Politicians are discussing a proposal to sell off the most profitable area of Belfast for £400m in a bid to pay for corporation tax, it can be revealed.
And Prime Minister David Cameron is sympathetic to the idea, it is understood.
The Harbour Estate is home to many well-known Northern Ireland businesses, such as George Best Belfast City Airport, Harland & Wolff, Bombardier, the Odyssey, the Northern Ireland Science Park, Titanic Quarter and Titanic Belfast. Over 700 firms employing around 21,000 people are located within the estate.
The area was valued three years ago at £850m, but it is understood that a price tag of less than half that is being discussed at the ongoing Stormont talks.
Ulster Unionist leader Mike Nesbitt confirmed that the idea was proposed by his party, but the idea has been slammed by Ukip MLA David McNarry as "asset gambling".
Today is set to be a crunch day for the talks.
Secretary of State Theresa Villiers said a decision on the power to set corporation tax being devolved to Stormont is likely to be delayed unless there is deal this week in cross-party talks.
Last Friday Mr Cameron left early when it became clear the parties were not going to make an agreement.
Talks have been continuing this week on flags, parades, the past and welfare reform, and the British and Irish governments are due to take part today in what has been described as a key day for the process.
The current rate of corporation tax paid by businesses in Northern Ireland is 21%. However, the Executive wants to be able to match the tax rate in the Republic, which stands at 12.5%.
Reducing the Northern Ireland rate has been estimated to cost around £300m, which under EU rules must be matched by cutting the £10bn block grant we receive annually from the UK Treasury.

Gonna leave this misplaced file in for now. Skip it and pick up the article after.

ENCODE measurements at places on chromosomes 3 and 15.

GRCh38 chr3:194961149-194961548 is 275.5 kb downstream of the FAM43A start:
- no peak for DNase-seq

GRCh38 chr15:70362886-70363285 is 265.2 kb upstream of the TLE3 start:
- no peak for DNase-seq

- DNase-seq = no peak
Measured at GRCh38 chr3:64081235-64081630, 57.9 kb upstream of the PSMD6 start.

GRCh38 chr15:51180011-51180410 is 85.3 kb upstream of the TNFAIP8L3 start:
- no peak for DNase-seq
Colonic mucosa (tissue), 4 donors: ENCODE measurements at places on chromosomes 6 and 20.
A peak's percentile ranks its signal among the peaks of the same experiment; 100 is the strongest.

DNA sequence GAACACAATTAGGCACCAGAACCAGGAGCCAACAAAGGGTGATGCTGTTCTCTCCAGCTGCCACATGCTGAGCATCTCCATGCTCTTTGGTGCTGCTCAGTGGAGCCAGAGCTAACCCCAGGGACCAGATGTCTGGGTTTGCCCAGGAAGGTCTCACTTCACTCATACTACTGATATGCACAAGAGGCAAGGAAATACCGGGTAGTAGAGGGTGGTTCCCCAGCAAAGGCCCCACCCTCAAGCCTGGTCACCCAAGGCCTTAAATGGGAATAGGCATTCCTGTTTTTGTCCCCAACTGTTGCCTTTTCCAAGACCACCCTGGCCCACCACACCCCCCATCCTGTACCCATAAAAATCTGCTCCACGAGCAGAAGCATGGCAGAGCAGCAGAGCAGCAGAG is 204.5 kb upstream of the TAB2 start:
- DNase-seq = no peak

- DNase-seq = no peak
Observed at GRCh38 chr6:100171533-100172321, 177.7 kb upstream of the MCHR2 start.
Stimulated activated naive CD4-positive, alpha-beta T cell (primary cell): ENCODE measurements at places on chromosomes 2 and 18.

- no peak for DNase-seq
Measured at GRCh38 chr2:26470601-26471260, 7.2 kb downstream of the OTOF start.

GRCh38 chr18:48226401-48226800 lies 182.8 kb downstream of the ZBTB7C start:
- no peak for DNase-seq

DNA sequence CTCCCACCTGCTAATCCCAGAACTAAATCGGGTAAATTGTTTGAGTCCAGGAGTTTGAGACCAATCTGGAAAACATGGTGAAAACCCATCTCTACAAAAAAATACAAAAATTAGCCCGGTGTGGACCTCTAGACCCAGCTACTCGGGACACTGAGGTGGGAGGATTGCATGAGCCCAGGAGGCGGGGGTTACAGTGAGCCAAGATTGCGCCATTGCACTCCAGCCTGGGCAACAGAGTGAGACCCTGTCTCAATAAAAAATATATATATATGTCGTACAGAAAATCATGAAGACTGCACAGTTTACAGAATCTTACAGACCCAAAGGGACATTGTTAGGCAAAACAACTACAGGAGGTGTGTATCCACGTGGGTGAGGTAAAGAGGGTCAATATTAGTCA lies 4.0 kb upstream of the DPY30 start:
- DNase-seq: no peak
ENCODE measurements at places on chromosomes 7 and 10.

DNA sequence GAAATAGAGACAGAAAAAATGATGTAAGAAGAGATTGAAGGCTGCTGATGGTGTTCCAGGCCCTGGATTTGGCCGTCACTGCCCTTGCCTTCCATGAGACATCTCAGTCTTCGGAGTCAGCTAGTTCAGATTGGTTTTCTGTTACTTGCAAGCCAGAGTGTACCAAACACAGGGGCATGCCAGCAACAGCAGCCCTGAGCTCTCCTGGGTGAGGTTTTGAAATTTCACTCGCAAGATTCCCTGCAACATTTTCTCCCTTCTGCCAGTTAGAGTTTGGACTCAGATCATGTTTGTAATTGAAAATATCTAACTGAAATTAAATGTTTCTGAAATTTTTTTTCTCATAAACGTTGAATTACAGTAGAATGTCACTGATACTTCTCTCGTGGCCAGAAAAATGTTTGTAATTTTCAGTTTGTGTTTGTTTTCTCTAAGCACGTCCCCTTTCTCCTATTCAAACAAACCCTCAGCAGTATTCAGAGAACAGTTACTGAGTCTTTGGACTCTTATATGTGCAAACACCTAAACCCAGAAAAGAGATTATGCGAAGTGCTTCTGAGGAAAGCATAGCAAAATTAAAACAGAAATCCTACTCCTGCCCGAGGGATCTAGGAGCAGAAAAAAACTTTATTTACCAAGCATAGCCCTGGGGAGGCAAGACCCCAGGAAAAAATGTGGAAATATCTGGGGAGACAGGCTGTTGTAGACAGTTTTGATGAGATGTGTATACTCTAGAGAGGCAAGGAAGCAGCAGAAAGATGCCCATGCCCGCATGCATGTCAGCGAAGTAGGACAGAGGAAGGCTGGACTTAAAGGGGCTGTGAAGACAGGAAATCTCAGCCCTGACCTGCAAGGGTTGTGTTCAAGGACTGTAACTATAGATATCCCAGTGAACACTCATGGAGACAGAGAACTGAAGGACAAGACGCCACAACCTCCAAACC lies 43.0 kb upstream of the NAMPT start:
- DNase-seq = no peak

However, it's thought the proceeds from the sale of the Harbour Estate could protect the block grant by paying for the tax cut instead.
Mr Nesbitt explained that he envisaged the proceeds of the sale of the Harbour Estate being used solely to pay for the devolution of corporation tax.
"It has been mentioned at the talks, and certainly I am on record as saying if we were going to sell Belfast Harbour, we should ring-fence the proceeds to pay for corporation tax, because the harbour would be worth £400-500m," he told the Belfast Telegraph.
"People are estimating the first year of corporation tax could cost us £350m, so if you are going to have a period of 18-24 months where the overall take of corporation tax drops because we have lowered the rate and we don't have all the new companies fully operational, the sale of the harbour would be a pretty good fit in terms of covering that little hiatus."
The Ulster Unionist leader confirmed that his party had raised the proposal in talks with the Prime Minister.
He said Mr Cameron was "sympathetic to the argument".
But Ukip MLA Mr McNarry said the sale was "asset gambling", which worried him "when in the hands of amateurs".
He cautioned that there was no guarantee that lowering corporation tax will bring significant investment to Northern Ireland as it is intended to do.
"Corporation tax remains a gamble itself, which could turn into a busted flush," he argued.
He emphasised that he was not against selling off the Harbour Estate, but that he was concerned the Executive may "fritter away" the proceeds.
"My information is that urgent plans to sell the Belfast Harbour Estate are well in place and prepared to go to the Assembly for legislative approval in a rush job to please the London Treasury and inject hard cash into the Executive's empty kitty," he claimed.
Mr McNarry also queried whether the correct value had been placed on the Harbour Estate, and also whether it - legally - can be sold.
A spokeswoman for the Department for Regional Development said: "The minister (Danny Kennedy) remains open to considering proposals and options which could include the disposal of all or part of the Belfast Harbour estate.
"Any subsequent course of action in this respect would, of course, require Executive agreement."
Earlier this month Chancellor George Osborne said the power to set the rate of corporation tax could be devolved to Northern Ireland provided the Executive can show that it is "able to manage the financial implications".
However, transfer of the tax-setting power will mean a reduction of £300m from the province's annual subsidy from Westminster.